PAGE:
It’s our recap of the stories that mattered most in Indian country:
NOT FUNNY: Approximately a dozen Native actors and actresses, as well as the Native cultural advisor, left the set of Adam Sandler’s newest film production to protest a script they found disrespectful and insulting. ICTMN obtained a page from the script as well as video of a heated discussion in which producers told concerned actors “If you are overly sensitive about it… then you should probably leave.”
WORKING WITH WEED: Another California tribe has announced its venture into the medical marijuana business. The Torres Martinez Desert Cahuilla Indians in Thermal, about 32 miles southeast of Palm Springs, recently entered into a partnership with Red Crow, a Native-owned cannabis company that designs, builds, manages and finances marijuana growing facilities for medical purposes.
CANDIDATE COMES COURTING: Presidential hopeful Hillary Rodham Clinton is once again vying for the Native American vote. Hidden deep in her campaign’s website, Native Americans in support of Clinton can join a “Native Americans for Hillary” group.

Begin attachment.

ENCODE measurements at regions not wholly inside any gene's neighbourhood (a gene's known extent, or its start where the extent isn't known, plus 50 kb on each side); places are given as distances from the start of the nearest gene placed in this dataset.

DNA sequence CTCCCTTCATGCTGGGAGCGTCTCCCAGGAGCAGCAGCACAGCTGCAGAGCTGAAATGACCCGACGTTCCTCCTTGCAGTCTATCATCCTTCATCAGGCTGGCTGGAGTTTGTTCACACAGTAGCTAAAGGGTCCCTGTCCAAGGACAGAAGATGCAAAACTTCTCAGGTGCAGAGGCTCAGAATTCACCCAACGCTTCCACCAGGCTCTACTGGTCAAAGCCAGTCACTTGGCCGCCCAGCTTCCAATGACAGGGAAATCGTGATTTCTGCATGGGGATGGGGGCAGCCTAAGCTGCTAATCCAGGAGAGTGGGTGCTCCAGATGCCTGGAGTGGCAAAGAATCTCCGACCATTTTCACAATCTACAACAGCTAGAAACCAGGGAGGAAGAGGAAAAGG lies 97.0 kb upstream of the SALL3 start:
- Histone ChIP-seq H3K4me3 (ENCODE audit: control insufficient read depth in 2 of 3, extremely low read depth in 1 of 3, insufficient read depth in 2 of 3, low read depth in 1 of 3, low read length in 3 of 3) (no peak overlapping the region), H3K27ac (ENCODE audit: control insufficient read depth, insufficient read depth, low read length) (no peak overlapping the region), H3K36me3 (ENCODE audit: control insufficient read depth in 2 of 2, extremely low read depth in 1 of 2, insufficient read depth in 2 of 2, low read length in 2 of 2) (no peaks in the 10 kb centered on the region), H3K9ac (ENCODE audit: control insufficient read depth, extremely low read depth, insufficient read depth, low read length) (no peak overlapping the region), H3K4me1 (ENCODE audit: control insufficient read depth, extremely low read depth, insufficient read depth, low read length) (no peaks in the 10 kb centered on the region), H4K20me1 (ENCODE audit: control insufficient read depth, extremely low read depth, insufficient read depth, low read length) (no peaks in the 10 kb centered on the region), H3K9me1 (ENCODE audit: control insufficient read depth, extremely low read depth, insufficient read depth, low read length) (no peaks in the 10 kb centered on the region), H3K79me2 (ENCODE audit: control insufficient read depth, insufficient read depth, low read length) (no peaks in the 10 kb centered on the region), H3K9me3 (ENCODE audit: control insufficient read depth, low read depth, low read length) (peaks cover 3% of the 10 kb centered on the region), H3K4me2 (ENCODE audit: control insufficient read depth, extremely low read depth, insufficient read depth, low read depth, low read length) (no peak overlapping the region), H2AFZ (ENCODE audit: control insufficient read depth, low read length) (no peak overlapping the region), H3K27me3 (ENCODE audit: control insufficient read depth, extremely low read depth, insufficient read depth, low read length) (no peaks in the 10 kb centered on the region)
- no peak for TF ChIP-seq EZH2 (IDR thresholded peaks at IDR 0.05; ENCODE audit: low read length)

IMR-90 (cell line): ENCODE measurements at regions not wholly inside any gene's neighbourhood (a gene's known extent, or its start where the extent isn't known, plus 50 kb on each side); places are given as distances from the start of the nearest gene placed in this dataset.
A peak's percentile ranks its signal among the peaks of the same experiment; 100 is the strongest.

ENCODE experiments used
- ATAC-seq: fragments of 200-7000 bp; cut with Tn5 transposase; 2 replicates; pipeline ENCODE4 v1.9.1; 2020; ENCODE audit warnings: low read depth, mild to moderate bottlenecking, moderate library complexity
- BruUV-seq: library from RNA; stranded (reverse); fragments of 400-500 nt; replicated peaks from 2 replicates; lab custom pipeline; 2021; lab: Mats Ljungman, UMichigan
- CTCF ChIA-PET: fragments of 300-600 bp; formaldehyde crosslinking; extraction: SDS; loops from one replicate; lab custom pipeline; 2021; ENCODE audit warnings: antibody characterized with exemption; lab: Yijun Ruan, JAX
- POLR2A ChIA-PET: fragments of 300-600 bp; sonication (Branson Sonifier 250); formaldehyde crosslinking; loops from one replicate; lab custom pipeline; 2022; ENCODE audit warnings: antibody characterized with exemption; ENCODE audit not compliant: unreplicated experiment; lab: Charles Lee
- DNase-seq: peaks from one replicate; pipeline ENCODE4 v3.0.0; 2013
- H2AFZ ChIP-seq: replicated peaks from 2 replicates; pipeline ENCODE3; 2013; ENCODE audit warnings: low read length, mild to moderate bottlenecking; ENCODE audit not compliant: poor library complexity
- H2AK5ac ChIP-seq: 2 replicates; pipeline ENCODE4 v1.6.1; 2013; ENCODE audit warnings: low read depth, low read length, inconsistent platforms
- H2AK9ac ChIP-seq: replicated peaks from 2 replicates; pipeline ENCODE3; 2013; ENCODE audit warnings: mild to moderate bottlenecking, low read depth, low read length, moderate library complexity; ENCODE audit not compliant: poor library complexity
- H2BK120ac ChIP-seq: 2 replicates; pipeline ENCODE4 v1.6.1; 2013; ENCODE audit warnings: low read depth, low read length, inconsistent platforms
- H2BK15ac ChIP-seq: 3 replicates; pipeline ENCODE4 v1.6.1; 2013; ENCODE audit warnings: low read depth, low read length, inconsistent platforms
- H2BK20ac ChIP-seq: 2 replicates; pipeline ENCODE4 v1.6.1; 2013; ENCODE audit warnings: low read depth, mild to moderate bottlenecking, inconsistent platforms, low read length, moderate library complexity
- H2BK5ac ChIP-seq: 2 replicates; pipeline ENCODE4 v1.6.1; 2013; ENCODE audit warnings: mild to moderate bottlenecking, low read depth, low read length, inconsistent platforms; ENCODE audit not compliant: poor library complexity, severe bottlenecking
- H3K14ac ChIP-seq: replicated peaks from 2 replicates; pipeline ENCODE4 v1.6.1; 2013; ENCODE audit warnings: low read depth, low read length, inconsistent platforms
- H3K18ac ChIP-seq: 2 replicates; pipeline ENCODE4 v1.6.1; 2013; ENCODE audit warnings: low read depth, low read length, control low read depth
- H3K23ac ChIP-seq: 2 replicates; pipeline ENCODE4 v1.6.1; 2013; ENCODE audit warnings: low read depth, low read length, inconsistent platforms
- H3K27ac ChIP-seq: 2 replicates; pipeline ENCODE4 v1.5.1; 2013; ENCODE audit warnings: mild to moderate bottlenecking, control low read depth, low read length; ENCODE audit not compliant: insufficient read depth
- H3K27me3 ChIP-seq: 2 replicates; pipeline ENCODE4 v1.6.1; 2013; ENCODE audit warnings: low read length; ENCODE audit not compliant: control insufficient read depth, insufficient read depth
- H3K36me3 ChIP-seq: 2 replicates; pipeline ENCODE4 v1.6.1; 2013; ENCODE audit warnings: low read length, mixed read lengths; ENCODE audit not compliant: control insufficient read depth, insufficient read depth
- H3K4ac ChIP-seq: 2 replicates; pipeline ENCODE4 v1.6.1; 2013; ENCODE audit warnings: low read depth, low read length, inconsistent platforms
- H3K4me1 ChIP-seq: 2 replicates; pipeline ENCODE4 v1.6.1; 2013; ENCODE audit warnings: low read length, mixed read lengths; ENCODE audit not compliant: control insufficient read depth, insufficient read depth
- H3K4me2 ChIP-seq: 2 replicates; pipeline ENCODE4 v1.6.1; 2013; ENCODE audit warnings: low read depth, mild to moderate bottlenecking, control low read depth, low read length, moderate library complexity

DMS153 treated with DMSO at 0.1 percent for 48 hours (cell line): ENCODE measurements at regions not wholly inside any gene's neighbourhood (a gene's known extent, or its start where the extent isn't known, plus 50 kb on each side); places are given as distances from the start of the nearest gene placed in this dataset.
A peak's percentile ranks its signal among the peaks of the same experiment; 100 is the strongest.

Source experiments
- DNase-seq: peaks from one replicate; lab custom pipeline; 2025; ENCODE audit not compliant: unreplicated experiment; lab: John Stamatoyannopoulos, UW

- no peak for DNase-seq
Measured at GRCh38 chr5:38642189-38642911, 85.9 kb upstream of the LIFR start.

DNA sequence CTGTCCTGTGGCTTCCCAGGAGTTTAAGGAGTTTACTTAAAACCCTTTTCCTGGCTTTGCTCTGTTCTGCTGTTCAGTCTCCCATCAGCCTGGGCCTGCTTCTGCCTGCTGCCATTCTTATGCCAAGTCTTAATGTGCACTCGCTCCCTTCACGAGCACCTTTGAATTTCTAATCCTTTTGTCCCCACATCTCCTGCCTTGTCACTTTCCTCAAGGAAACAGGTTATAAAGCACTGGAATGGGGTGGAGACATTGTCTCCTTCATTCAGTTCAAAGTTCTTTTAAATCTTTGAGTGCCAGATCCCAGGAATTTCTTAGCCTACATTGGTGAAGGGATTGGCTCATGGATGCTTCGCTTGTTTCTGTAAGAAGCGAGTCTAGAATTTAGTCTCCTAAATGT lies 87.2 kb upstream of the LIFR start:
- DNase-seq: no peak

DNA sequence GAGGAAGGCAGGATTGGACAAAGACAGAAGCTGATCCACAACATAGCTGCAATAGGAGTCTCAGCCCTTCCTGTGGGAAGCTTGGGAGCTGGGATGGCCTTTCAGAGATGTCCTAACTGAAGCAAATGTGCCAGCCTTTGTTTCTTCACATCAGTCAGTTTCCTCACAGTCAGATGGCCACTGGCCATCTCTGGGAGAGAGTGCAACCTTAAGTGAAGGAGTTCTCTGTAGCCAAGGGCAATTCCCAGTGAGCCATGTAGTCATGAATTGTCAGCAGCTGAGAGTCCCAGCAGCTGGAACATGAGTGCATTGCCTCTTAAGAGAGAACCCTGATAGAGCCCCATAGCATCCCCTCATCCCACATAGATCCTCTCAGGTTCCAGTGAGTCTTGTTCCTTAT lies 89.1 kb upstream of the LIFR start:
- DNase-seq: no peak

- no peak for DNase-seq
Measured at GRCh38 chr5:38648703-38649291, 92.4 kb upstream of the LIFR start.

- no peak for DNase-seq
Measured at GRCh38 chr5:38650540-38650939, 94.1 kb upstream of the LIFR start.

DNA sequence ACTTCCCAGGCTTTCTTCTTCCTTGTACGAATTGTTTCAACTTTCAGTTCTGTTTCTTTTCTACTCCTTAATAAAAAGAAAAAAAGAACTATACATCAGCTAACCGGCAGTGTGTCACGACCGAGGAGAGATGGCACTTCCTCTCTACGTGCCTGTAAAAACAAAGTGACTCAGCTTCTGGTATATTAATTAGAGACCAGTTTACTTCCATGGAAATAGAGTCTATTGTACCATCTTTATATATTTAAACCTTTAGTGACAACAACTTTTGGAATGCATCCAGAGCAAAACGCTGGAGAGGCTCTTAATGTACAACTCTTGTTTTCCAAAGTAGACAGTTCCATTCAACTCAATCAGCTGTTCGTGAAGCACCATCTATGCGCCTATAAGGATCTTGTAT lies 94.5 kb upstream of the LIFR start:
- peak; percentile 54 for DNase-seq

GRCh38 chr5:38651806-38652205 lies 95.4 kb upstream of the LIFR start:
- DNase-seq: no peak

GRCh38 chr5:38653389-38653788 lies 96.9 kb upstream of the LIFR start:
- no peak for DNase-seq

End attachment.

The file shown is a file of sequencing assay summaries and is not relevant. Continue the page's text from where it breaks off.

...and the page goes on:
A MUST READ: University of Colorado Professor Elizabeth A. Fenn’s book, Encounters at the Heart of the World: A History of the Mandan People, won the Pulitzer Prize on April 20 for piecing together the rich history of the Mandan people of the Dakotas.
NIGA CHAIR CONFIRMED: After a year-and-a-half in the dual role of acting chairman and vice chairman of the National Indian Gaming Commission, Jonodev Osceola Chaudhuri was confirmed by the Senate to serve as chairman of the gaming regulatory agency for a three-year term.
TRY AGAIN: On Monday, a TV network based in Montreal launched a French-language music show titled Pow Wow, but after 24 hours of social media backlash, ICI Radio-Canada Télé was forced to change the show’s name.
WE HAVE A WINNER: With a margin of more than 10,000 votes, Russell Begaye easily defeated a two-term former president during Tuesday’s special presidential election on the Navajo Nation.
FUNDS FOR NAGPRA: Native American Graves Protection and Repatriation grants totaling $74,348 went out on April 14 to assist in the repatriation of human remains and sacred objects, objects of cultural patrimony and funerary objects, the National Park Service announced.